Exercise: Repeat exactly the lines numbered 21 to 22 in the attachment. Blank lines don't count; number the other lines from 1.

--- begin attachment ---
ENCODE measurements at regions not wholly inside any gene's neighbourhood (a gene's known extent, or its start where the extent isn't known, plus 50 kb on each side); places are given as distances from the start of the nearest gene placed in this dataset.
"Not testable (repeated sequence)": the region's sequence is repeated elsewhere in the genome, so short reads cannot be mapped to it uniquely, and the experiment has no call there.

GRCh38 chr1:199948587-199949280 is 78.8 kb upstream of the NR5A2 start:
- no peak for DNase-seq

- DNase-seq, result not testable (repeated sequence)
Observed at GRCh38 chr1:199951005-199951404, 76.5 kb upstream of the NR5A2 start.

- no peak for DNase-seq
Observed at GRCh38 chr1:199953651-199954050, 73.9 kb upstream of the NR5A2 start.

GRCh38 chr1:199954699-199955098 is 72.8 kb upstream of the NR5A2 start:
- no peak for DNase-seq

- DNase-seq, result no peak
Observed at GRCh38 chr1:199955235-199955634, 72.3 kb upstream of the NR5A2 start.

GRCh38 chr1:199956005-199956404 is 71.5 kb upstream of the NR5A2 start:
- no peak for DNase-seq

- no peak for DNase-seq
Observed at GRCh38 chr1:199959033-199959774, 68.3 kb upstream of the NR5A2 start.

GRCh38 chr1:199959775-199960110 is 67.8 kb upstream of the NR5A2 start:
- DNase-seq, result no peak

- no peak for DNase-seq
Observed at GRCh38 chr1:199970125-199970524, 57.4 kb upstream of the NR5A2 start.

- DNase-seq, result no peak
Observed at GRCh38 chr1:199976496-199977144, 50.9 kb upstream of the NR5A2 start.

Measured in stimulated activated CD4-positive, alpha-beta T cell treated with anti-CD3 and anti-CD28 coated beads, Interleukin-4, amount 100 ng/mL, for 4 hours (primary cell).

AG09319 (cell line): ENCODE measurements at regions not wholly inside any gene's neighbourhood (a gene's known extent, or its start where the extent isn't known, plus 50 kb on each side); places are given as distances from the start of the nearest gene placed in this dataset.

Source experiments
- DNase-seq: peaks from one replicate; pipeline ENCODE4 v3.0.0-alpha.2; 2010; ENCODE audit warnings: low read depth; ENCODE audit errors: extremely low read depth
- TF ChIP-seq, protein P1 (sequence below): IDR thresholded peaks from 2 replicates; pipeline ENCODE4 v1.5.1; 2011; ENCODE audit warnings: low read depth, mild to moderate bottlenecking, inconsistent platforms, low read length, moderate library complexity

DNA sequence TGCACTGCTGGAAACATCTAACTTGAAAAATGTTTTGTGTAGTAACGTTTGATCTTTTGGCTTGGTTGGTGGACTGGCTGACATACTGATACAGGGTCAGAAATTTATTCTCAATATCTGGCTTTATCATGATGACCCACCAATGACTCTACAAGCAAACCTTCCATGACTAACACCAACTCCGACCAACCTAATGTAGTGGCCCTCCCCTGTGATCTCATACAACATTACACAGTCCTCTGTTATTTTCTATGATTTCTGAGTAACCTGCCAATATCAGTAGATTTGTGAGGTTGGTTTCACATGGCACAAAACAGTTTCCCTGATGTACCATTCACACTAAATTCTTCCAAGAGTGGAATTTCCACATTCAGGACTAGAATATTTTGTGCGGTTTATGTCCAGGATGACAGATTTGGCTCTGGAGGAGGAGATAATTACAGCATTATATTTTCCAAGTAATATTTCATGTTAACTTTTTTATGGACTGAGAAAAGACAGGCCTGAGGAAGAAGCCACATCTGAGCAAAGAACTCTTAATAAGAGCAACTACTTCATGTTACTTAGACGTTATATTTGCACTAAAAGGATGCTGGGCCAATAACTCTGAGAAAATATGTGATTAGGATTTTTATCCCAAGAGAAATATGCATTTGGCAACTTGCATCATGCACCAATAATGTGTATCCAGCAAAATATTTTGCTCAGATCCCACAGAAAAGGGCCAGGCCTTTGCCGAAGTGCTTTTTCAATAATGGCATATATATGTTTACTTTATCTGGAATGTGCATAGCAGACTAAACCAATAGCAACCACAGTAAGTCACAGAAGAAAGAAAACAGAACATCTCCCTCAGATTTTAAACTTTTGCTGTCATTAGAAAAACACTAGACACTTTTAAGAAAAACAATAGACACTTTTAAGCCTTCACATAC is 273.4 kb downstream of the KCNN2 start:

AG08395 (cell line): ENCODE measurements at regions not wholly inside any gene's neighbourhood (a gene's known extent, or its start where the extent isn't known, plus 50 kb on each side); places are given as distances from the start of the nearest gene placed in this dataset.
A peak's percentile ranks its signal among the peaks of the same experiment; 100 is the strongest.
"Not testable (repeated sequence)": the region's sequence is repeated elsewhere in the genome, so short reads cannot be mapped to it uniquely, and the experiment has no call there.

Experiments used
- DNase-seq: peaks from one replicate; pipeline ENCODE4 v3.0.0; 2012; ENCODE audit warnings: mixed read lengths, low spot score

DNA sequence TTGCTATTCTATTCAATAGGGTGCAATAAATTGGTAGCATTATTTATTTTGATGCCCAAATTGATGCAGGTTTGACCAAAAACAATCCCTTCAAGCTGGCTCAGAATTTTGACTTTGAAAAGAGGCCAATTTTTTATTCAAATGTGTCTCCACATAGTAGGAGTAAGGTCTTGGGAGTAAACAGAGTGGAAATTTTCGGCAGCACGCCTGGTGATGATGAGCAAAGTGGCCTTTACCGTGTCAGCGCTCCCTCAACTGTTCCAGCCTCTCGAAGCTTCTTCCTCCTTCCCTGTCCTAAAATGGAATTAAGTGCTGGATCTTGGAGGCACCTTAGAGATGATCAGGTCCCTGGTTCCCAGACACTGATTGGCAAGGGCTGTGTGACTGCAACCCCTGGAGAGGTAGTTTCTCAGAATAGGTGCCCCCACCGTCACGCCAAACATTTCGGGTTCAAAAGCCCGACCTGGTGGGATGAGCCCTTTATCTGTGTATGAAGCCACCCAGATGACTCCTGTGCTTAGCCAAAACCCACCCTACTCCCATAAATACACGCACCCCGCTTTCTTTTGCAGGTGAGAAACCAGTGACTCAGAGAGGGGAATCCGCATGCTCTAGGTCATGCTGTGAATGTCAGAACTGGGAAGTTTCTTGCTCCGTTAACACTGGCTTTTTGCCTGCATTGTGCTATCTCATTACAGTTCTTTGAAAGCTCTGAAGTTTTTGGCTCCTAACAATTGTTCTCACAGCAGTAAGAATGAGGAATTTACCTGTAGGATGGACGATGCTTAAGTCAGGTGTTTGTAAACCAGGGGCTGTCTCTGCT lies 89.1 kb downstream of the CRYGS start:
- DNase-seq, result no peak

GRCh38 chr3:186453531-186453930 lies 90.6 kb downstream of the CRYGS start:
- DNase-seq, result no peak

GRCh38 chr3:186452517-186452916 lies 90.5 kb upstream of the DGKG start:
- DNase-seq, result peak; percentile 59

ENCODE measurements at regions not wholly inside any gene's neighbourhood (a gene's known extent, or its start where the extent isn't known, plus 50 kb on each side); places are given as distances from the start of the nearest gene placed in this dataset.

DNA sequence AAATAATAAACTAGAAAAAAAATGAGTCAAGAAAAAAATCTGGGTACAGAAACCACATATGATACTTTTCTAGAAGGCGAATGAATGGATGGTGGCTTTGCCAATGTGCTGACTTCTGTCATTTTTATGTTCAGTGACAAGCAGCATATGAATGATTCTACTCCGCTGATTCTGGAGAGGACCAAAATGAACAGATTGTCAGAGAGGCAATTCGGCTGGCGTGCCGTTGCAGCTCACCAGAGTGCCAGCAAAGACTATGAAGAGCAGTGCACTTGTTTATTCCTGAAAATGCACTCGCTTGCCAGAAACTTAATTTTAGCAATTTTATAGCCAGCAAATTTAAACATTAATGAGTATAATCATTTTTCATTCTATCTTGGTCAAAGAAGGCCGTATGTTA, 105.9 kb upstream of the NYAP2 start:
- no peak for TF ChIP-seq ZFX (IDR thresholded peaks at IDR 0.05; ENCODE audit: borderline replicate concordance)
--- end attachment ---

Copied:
- DNase-seq, result no peak
Observed at GRCh38 chr1:199976496-199977144, 50.9 kb upstream of the NR5A2 start.